But to the moderator this reply seemed to impugn her very motives in sending “that kind of dreck” to the list, and she got upset. The other member offered to leave the list. I hope she doesn’t. I hope this doesn’t tear a hole in the list.
**BUT ANYWAY.** What Can We Learn? I actually didn’t take the test as intended, but I found it useful. I copied out a bunch of the responses (crossing legs, crossing arms, etc.) and pasted them into a file called “emotional reactions” to be used when I’m writing a novel and get stuck on “he grinned” and “she sighed” and other too-overused bits of action. I find myself having a character be a grinning fool–ack! This list of actions will be VERY useful when I’m doing a first draft and need to plug in something that keeps me aware of the “scenery” and away from “talking heads.” Sometimes I just sit in front of the screen thinking, “I need an action tag or a twitch in reaction,” but I can’t think of what it could be. This will help–even if I go back and change it later.
That’s a big problem sometimes–you’ll be on a roll (melting!!) and you forget to talk about the environment the characters are in. It’s good to remind readers where we all are and what it smells like and that you have to shout over the music or that it’s quiet save for the faraway noise of the freeway a couple of miles to the east. That way, readers keep that mental imaging going.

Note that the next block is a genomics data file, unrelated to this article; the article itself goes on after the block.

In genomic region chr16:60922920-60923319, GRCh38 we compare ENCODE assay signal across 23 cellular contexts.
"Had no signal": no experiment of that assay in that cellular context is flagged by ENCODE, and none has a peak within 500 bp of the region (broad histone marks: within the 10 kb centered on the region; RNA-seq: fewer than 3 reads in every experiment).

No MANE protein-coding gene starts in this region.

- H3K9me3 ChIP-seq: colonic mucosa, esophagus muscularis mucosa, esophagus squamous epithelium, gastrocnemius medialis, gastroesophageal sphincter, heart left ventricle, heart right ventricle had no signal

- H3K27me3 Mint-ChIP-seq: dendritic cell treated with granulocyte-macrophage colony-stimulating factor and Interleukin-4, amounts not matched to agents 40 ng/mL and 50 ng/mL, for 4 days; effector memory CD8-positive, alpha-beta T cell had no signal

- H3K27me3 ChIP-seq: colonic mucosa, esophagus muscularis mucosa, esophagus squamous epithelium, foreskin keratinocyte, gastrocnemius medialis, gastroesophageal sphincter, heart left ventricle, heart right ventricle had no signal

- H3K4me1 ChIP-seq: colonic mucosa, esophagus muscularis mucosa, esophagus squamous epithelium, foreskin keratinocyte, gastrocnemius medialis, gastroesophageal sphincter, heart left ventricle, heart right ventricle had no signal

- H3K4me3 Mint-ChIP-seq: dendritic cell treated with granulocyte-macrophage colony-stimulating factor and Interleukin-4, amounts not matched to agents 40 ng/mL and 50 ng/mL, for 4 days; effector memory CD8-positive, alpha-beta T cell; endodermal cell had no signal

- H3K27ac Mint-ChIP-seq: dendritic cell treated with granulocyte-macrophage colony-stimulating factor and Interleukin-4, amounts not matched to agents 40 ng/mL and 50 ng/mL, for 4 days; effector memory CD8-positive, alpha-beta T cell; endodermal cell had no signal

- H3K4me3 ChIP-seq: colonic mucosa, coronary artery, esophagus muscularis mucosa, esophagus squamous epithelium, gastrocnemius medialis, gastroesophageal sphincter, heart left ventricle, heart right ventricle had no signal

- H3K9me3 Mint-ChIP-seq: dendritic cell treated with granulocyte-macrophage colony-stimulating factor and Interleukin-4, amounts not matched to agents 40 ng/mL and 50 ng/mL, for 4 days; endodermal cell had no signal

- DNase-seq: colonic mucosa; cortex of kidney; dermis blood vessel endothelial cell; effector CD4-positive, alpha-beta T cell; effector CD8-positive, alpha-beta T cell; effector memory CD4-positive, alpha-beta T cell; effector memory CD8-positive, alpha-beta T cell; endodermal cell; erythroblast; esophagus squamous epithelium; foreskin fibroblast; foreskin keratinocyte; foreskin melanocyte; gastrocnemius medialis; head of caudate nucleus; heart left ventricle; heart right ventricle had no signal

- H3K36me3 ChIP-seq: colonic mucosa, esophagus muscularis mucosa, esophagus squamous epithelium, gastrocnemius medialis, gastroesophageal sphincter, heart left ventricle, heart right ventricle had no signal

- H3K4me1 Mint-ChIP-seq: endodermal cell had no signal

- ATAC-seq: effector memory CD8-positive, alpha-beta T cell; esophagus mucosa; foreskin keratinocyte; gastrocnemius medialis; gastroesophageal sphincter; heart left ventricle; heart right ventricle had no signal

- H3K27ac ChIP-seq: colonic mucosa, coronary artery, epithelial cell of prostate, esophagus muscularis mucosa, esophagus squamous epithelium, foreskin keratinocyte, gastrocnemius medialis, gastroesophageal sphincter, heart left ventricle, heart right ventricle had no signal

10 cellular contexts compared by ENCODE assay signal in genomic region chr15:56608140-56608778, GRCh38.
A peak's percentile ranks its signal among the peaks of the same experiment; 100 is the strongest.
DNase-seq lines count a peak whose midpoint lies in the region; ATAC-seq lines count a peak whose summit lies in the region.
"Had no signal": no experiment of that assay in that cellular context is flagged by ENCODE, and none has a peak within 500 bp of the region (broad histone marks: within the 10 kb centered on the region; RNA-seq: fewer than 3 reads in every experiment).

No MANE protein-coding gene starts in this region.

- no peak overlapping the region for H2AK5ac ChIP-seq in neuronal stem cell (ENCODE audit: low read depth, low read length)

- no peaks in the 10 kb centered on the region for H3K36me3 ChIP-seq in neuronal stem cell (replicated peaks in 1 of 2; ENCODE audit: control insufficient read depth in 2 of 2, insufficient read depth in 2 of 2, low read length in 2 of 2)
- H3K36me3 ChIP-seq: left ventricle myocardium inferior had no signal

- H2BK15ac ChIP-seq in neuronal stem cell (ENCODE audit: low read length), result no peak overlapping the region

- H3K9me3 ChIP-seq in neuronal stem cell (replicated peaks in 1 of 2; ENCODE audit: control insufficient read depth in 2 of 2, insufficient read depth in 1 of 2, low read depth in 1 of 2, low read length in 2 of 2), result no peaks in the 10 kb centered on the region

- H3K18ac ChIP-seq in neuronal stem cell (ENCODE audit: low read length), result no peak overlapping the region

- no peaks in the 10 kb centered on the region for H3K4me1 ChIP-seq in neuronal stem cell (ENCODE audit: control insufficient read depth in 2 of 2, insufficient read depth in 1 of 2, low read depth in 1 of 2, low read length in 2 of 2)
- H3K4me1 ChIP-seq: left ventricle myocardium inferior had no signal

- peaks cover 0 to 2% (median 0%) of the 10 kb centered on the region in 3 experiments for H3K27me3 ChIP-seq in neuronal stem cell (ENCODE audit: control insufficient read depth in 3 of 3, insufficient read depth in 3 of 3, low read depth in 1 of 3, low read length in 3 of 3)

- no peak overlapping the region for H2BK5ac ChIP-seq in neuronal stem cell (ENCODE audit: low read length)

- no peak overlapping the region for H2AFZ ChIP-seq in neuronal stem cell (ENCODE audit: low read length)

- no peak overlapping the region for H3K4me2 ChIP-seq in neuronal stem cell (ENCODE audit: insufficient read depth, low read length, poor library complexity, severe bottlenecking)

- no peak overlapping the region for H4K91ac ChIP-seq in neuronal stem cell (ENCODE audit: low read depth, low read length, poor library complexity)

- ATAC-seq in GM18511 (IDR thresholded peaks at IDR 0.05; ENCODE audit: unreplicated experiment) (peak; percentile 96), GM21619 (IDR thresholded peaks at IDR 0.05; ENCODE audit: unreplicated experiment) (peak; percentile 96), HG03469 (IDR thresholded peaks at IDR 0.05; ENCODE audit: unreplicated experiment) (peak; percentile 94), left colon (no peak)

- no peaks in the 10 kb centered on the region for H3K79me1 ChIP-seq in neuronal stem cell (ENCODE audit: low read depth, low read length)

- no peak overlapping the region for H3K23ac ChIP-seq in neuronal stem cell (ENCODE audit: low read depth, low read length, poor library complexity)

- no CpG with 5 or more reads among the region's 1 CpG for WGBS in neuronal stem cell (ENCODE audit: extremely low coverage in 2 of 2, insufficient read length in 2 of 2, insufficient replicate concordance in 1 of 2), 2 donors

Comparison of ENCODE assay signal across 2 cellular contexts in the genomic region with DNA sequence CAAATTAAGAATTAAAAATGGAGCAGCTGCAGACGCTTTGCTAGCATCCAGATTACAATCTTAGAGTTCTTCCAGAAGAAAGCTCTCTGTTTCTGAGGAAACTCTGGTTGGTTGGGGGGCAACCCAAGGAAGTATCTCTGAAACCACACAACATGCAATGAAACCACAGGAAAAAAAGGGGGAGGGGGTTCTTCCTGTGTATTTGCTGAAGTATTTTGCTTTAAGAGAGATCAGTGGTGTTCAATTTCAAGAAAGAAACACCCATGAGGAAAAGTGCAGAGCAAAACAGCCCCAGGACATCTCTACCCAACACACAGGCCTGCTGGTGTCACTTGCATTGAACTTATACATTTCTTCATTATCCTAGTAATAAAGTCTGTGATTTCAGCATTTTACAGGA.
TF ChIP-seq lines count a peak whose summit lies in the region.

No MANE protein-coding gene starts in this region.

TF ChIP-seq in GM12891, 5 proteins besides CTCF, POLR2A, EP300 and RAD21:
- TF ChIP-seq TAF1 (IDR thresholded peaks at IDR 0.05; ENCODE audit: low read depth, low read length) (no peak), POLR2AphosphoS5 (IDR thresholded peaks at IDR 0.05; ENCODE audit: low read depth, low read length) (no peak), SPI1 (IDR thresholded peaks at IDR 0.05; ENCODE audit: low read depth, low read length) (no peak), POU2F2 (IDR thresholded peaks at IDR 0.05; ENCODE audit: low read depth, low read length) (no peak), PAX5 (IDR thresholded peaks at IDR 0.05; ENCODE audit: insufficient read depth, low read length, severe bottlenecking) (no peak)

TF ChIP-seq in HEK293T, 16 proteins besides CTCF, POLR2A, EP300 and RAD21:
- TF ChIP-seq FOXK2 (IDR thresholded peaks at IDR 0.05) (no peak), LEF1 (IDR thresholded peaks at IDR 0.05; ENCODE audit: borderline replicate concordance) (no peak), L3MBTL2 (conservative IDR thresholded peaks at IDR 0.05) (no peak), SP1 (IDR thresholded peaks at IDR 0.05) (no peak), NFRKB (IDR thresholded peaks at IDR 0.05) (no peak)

Of course, I have OVERDONE that in the past, when I was trying to “put readers in the scene,” as one agent had recommended. She hadn’t felt that I put my readers into the carnival . . . the airport in turmoil . . . the stinky back forty with cowpats all over. So I *overdid* it. But that was also a learning experience, as beta readers came back to say that their mental pictures were being disrupted by being told EVERY twitch and scent. I had to let the book rest and then go scale back. Still, these kinds of character habits are great tags and DO give readers a feel for what that character is like.
You can have Sam be twitchy and always cross her legs at the knees and jiggle her foot, gripping her knee with both hands, her red-enameled nails sticking out like thorns . . . and let readers conjecture for themselves whether she’s nervous or just impatient, a type A person or someone who just wants the other guy to “get it over with” so she can leap up and rush out and go do what SHE wants to do. So which is it?
There’s the difficulty in USING these tics . . . different readers interpret them differently. Your dad’s eyelid twitched when he was angry, but he didn’t pick up things and throw them. Someone else’s dad had an eyelid twitch when he was about to have a seizure, and it was a warning. So even WITH these little clues, we have different readers putting on different interpretations.
But nobody said writing was gonna be easy!
Same for getting along with people, even old friends. I suspect there’s something roiling under the surface with both parties involved in the list blowout. I hope we can work things out so the list doesn’t get destroyed.
However, all good things must come to an end, I suppose. Speaking of that, we can only hope that LiveJournal hangs on. As for me and my house, I’m staying until the end of LJ, if it comes.